• An element is on the DOM WebDriverWait.until( ExpectedConditions.elementExists( some element locator )
      • and so on
  • Avoid using Thread.Sleep() or any variant of it except when troubleshooting. Use of Thread.Sleep() in production tests should be limited to the most exceptional of situations, and should never be allowed without discussion with other team members. I’ve had suites of over 15,000 tests with less than five Thread.Sleep() statements. That’s your benchmark.
  • Situations with multiple asynch calls do not need complex logic. Simply list out each condition separately. The timing will work out no matter what. Honest.
    WebDriverWait.until( ExpectedConditions.textToBePresentInElement( some text )
    WebDriverWait.until( ExpectedConditions.textToBePresentInElement( some other text )
    WebDriverWait.until( ExpectedConditions.elementToBeClickable( some element locator )
  • When working with complex async situations, consider building flags that appear on the DOM when an action is complete. The flow might look something like this:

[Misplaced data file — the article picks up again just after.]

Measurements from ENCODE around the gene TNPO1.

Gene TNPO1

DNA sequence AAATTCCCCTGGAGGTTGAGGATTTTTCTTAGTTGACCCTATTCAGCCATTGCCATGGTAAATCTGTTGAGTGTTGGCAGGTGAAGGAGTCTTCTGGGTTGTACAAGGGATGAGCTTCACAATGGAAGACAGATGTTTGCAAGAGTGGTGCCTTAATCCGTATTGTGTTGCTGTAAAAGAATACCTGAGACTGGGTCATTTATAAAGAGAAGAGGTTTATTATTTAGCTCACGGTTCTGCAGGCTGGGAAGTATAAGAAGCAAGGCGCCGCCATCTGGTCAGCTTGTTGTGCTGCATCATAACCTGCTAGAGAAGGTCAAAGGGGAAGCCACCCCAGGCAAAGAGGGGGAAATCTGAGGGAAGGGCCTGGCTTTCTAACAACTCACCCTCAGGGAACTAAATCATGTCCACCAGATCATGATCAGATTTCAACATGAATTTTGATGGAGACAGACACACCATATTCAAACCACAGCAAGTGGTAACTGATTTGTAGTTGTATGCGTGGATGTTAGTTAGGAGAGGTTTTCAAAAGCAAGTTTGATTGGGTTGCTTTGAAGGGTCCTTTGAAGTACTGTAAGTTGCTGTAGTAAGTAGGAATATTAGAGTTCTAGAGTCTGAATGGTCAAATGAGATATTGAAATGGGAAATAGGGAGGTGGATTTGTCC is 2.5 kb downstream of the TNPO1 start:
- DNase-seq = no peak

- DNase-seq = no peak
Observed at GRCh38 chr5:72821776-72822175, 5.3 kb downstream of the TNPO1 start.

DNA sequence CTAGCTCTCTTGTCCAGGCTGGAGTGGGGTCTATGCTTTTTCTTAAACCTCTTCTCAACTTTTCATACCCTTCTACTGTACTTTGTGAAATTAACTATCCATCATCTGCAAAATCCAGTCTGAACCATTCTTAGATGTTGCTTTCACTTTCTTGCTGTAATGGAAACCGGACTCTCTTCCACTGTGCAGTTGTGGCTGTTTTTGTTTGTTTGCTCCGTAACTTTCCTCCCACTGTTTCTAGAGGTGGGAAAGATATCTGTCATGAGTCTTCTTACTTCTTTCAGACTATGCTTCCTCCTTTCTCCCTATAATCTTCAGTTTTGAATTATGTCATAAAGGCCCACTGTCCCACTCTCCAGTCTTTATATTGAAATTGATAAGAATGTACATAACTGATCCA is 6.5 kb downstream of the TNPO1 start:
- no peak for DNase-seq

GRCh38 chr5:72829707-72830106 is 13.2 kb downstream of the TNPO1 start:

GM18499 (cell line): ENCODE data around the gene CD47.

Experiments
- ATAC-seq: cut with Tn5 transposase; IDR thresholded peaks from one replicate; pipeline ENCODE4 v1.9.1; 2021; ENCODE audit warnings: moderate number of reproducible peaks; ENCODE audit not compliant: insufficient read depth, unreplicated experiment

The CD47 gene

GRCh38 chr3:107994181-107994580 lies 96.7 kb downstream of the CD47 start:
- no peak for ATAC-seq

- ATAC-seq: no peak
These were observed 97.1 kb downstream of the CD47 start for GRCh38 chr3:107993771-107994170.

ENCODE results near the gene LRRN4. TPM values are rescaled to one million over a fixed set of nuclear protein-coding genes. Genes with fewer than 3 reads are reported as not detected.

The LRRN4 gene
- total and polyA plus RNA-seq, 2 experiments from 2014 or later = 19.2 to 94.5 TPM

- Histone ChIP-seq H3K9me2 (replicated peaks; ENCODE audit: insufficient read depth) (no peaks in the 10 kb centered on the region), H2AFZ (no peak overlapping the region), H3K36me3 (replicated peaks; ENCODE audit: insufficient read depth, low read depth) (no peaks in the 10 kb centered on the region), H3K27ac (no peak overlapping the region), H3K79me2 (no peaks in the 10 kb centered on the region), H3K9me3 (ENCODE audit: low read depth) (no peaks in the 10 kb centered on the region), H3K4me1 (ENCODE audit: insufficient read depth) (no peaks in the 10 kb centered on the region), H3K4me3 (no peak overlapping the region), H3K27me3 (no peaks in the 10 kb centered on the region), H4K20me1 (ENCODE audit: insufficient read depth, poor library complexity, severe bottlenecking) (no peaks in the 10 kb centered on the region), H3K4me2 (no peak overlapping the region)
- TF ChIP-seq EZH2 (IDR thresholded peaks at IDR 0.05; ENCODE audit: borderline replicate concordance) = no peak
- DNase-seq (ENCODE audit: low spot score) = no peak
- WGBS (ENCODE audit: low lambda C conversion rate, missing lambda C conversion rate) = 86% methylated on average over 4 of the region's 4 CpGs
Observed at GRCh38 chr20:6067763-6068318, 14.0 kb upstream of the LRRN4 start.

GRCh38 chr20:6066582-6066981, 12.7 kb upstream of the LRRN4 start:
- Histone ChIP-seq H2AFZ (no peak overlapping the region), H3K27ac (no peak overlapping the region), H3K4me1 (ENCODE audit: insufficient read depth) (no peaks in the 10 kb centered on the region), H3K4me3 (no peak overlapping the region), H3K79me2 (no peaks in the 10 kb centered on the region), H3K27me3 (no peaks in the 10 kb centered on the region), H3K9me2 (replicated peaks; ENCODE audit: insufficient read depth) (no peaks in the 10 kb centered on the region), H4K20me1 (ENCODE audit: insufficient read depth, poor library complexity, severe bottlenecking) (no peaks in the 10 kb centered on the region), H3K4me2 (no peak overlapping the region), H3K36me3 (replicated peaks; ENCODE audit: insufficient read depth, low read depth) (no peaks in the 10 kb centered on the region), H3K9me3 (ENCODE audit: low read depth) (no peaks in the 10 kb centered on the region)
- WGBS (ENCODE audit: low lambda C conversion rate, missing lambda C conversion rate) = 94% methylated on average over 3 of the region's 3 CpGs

• Click submit button
    • WebDriverWait.until( ExpectedConditions.elementExists( By.Id("update_completed")
    • Complex events begin on server side and in browser
    • Complex events complete
    • Page updates with a hidden <div id='update_completed'>
    • Wait conditions triggers, test moves on

You can see an example of that flag in action on line 23 of this KendoGrid example in my GitHub repo.

Go Practice

Talk, experiment, fail, cuss, learn.

One of the best places to go practice the simple parts of UI automation is the awesome site set up by some of WebDriver’s community leaders.

Monday, June 27, 2016

Podcast on Three Amigos